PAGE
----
Technique and Conservation

A Talk on Conservation at Kejimkujik

Recording and Archiving a Fragile Heritage

Brian Molyneaux tells us about his research in Kejimkujik. He also describes the techniques he used to record a fragile heritage.

Explore the audio complement

In this recording, Brian Molyneaux tells us about his research in Kejimkujik. He also describes the techniques he used to record a fragile heritage.

Colleen Day's Conservation Instruments

Mylar film tracing of one of the Kejimkujik petroglyphs

Direct tracings of petroglyphs were done in 1988 and 1989 on a durable, transparent plastic sheet commonly known as "Mylar film."

Silicone moulds

Sometimes, tracing petroglyphs involves making a decision: is a line part of the image or a natural feature of the rock? To record the images and avoid uncertainty, white silicone moulds of images were made in 1992 and 1993. Silicone moulds create a direct copy of the rock surface. This silicone mould and the associated painted cast preserve the image of a porpoise hunt.

Silicone castings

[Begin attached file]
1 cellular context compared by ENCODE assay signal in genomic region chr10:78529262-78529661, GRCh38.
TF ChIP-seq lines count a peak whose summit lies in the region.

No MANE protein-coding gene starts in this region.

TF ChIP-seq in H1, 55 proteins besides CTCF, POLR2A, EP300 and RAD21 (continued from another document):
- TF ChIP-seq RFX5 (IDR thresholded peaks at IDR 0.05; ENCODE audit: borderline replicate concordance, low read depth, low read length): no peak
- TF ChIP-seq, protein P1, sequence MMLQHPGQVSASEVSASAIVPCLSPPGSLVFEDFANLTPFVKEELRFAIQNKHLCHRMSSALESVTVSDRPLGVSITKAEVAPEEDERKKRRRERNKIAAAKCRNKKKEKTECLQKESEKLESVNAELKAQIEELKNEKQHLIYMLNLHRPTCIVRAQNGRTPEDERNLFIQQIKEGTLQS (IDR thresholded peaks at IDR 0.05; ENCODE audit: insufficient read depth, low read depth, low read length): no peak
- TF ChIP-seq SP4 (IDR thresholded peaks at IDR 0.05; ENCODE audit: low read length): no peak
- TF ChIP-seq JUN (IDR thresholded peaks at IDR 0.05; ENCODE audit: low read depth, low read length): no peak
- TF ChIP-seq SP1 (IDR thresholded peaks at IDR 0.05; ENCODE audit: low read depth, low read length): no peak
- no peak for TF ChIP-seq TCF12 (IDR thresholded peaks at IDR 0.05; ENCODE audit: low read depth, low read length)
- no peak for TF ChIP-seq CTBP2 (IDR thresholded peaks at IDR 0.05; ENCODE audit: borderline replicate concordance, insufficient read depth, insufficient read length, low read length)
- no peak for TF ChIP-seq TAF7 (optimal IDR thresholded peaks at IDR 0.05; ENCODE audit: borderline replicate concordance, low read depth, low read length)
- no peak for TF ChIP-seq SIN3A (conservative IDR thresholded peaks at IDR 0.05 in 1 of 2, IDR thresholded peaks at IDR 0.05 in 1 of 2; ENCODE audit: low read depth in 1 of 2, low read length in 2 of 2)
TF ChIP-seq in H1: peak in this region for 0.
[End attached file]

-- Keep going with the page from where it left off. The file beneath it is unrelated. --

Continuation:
The moulds are used to create silicone casts that are then painted to reproduce the rock surface and better enhance the faint lines. Guides at Kejimkujik Park use these casts to show the faint petroglyphs to the public. This painted cast with two canoes corresponds to those drawn on Mylar film.

Copper plate with a petroglyph

Silicon moulds shrink over time and they are negative images (reversed) of the petroglyphs. To create permanent records of the images and positive images of the petroglyphs (same as on the rock surface), copper plates were created from the moulds. These plates are archived. This is a copper plate of the faint image of the two canoes.

The Legacy of George Creed

A few carvings on the shores of Kejimkujik Lake were identified in 1873 by Joseph More, who reported them in his book History of Queens County. More’s brief descriptions and a keen interest in Mi’gmaq culture inspired George Creed (1829-1899), a postmaster living in South Rawdon. Creed decided to visit the site and draft the first detailed records of the carvings along the shores of Kejimkujik Lake and McGowan Lake (a lake east of the National Park). He completed his work in 1887-1888.

Creed used a special method by tracing the outline of the petroglyphs with an aniline pencil and pressing moist paper against them. Moisture helped transfer the pencil ink onto the paper. This technique created a mirror – or inverted – image of the carvings. Creed was the first to document rock art in Nova Scotia. Compelled by his desire to preserve those fragile depictions from harsh weather conditions and vandalism, Creed created a work of legacy. The McGowan Lake carvings are now under water due to a hydroelectric dam built in the 1940s. Creed’s invaluable tracings are kept at the Nova Scotia Museum.

George Creed, 1888.

Nova Scotia Archives MG 15 Vol.(12 E40, 12 D13, 12 C26, 13-II F11)